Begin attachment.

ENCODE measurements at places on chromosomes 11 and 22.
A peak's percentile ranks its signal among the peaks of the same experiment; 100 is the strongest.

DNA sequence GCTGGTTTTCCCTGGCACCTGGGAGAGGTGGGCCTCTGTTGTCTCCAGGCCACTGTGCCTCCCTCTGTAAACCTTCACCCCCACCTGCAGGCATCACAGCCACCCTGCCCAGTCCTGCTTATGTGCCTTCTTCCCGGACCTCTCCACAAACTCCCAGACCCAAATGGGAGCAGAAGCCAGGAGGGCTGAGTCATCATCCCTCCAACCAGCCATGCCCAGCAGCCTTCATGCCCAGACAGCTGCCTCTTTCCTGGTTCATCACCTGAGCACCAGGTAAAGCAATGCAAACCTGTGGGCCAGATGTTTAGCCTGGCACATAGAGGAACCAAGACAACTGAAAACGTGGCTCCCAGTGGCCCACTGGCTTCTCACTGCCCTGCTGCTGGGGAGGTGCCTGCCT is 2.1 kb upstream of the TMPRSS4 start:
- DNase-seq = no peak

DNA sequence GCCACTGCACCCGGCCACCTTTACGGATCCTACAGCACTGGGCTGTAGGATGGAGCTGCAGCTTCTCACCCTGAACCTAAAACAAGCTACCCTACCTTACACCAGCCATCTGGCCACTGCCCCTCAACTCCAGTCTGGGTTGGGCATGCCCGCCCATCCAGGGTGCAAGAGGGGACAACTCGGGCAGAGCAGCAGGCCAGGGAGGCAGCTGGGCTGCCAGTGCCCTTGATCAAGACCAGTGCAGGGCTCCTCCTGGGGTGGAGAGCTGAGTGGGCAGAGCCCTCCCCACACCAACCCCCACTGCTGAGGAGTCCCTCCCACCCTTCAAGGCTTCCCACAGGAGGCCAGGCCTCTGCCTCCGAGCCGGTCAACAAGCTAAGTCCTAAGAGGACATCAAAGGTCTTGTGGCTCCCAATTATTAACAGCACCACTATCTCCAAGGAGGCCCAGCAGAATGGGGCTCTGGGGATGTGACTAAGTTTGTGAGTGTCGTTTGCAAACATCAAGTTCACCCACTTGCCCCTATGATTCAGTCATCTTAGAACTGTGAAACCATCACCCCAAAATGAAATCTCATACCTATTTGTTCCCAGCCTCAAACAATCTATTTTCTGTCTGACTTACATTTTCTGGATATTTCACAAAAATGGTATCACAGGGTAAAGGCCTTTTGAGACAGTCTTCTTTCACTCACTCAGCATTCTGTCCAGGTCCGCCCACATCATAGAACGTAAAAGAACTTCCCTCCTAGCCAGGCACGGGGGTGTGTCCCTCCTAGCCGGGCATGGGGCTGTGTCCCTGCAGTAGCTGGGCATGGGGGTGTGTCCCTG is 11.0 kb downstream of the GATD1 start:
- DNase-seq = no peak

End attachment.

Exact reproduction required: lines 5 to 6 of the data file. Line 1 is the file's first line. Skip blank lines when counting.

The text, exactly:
DNA sequence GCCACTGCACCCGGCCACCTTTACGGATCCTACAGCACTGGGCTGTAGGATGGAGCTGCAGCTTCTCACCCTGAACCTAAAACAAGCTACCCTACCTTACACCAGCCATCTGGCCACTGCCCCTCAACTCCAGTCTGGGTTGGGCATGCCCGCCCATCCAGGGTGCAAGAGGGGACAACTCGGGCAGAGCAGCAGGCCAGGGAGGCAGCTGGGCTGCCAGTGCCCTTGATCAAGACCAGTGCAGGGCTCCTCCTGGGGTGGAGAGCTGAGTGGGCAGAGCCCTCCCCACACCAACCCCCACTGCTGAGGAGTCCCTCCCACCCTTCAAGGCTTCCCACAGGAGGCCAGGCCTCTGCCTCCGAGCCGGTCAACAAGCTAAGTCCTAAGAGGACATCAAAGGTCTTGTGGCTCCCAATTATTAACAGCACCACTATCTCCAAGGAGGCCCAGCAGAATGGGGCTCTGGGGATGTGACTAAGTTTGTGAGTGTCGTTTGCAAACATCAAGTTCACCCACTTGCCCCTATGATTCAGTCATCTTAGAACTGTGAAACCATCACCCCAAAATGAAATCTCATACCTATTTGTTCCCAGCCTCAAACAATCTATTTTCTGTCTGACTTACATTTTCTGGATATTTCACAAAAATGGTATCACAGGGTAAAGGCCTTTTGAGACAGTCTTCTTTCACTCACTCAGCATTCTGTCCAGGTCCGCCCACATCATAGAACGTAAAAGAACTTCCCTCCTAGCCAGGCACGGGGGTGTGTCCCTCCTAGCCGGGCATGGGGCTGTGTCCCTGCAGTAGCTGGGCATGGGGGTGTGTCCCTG is 11.0 kb downstream of the GATD1 start:
- DNase-seq = no peak